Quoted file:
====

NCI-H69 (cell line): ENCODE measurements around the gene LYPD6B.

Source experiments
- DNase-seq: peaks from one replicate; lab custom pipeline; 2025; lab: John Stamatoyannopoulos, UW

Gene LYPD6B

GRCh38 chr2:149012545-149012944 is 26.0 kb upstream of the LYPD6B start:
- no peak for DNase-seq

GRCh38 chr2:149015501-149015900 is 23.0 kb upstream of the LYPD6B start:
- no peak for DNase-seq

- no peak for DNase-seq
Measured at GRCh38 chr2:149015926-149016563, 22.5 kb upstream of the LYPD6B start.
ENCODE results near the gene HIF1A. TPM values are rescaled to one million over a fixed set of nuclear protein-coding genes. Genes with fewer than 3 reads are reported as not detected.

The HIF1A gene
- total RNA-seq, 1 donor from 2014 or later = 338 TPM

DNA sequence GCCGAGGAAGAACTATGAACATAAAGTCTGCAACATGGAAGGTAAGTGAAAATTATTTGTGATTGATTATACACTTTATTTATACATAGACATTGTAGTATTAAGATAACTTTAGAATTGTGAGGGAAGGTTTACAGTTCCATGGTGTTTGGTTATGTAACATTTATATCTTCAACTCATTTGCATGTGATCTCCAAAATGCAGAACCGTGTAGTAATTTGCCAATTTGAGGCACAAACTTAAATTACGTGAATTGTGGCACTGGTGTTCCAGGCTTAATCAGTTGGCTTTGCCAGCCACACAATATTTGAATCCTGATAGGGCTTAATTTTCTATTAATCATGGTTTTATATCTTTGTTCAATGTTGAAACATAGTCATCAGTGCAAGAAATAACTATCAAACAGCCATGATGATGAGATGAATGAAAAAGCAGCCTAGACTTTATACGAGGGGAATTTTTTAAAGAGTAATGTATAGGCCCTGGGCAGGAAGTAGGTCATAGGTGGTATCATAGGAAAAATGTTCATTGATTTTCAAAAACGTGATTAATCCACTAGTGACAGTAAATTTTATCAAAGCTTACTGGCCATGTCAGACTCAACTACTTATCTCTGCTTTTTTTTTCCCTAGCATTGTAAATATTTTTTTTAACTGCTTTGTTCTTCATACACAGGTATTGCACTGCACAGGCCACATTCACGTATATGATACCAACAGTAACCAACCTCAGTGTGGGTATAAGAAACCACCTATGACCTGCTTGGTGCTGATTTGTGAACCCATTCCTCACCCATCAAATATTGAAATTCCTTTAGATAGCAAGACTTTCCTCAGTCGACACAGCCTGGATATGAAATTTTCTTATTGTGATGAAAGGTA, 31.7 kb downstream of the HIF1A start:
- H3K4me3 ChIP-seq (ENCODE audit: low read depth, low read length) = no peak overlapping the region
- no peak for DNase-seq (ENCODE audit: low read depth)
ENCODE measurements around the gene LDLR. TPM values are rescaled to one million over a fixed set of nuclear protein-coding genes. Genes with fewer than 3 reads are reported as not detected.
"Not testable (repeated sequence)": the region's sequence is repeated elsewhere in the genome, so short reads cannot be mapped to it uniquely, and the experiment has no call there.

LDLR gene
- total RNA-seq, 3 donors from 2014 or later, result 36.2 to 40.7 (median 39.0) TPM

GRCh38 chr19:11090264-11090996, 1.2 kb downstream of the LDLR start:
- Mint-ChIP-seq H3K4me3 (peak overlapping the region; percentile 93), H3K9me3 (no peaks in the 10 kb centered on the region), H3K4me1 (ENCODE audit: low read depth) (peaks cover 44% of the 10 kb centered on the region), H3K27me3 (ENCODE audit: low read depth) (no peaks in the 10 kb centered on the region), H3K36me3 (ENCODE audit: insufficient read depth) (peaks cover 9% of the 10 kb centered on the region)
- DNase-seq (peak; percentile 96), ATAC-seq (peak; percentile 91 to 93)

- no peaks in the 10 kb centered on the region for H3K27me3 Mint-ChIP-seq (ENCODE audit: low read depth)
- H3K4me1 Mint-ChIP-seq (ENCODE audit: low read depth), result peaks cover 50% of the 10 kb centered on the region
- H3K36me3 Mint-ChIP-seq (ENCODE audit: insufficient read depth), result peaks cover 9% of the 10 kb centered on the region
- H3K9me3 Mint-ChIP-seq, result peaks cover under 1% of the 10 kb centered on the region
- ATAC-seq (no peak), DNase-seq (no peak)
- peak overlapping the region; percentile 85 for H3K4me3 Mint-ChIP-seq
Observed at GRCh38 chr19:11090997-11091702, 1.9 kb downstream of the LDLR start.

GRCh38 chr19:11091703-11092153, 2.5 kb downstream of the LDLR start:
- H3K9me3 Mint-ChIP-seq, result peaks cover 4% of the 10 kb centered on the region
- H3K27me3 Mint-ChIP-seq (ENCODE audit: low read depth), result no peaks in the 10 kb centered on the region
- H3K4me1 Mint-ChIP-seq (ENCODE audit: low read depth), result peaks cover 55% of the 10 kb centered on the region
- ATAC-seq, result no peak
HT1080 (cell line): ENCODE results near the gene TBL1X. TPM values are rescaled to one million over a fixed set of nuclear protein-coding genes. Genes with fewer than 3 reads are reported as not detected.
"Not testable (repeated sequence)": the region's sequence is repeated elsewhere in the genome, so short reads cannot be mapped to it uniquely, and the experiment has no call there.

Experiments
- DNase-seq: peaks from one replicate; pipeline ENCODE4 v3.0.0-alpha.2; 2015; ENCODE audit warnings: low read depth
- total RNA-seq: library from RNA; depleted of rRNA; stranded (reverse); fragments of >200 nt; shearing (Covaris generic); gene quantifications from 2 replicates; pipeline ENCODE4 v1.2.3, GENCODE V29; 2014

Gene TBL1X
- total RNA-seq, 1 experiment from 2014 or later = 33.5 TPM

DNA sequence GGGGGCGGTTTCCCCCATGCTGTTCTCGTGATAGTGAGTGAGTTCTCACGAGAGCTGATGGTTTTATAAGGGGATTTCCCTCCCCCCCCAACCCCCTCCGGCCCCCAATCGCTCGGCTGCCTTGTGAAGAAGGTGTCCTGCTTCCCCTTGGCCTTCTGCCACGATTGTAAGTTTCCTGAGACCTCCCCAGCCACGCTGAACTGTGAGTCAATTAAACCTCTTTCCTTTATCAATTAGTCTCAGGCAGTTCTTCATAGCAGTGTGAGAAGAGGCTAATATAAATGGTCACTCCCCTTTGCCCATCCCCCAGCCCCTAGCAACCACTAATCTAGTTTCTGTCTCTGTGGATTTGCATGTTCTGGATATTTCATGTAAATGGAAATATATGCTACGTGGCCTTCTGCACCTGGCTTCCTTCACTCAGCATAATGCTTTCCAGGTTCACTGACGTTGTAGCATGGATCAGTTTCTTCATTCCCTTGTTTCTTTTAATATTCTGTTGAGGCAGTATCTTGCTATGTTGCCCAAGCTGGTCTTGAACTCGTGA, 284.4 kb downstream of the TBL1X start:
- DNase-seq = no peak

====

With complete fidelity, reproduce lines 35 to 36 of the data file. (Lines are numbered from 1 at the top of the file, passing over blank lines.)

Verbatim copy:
- ATAC-seq, result no peak
HT1080 (cell line): ENCODE results near the gene TBL1X. TPM values are rescaled to one million over a fixed set of nuclear protein-coding genes. Genes with fewer than 3 reads are reported as not detected.